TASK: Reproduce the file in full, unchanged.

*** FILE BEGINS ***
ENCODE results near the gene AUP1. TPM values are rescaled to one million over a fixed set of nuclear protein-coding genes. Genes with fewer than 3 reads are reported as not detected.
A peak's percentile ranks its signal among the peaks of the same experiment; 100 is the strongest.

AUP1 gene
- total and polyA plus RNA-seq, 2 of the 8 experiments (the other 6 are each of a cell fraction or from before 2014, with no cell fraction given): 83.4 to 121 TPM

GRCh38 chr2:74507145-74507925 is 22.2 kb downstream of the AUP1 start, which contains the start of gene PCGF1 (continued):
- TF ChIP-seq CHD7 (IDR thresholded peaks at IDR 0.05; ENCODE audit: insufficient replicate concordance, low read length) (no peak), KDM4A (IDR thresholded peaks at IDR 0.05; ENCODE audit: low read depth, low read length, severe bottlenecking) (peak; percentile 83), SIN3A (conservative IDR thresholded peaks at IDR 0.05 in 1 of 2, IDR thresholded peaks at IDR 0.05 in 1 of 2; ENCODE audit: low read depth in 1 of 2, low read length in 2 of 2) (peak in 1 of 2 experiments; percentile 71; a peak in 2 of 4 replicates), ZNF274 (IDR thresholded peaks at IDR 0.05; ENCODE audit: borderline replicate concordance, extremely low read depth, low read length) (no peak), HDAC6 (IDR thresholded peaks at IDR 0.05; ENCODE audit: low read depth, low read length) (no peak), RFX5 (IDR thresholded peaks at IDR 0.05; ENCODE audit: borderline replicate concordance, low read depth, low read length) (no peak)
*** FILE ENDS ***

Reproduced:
ENCODE results near the gene AUP1. TPM values are rescaled to one million over a fixed set of nuclear protein-coding genes. Genes with fewer than 3 reads are reported as not detected.
A peak's percentile ranks its signal among the peaks of the same experiment; 100 is the strongest.

AUP1 gene
- total and polyA plus RNA-seq, 2 of the 8 experiments (the other 6 are each of a cell fraction or from before 2014, with no cell fraction given): 83.4 to 121 TPM

GRCh38 chr2:74507145-74507925 is 22.2 kb downstream of the AUP1 start, which contains the start of gene PCGF1 (continued):
- TF ChIP-seq CHD7 (IDR thresholded peaks at IDR 0.05; ENCODE audit: insufficient replicate concordance, low read length) (no peak), KDM4A (IDR thresholded peaks at IDR 0.05; ENCODE audit: low read depth, low read length, severe bottlenecking) (peak; percentile 83), SIN3A (conservative IDR thresholded peaks at IDR 0.05 in 1 of 2, IDR thresholded peaks at IDR 0.05 in 1 of 2; ENCODE audit: low read depth in 1 of 2, low read length in 2 of 2) (peak in 1 of 2 experiments; percentile 71; a peak in 2 of 4 replicates), ZNF274 (IDR thresholded peaks at IDR 0.05; ENCODE audit: borderline replicate concordance, extremely low read depth, low read length) (no peak), HDAC6 (IDR thresholded peaks at IDR 0.05; ENCODE audit: low read depth, low read length) (no peak), RFX5 (IDR thresholded peaks at IDR 0.05; ENCODE audit: borderline replicate concordance, low read depth, low read length) (no peak)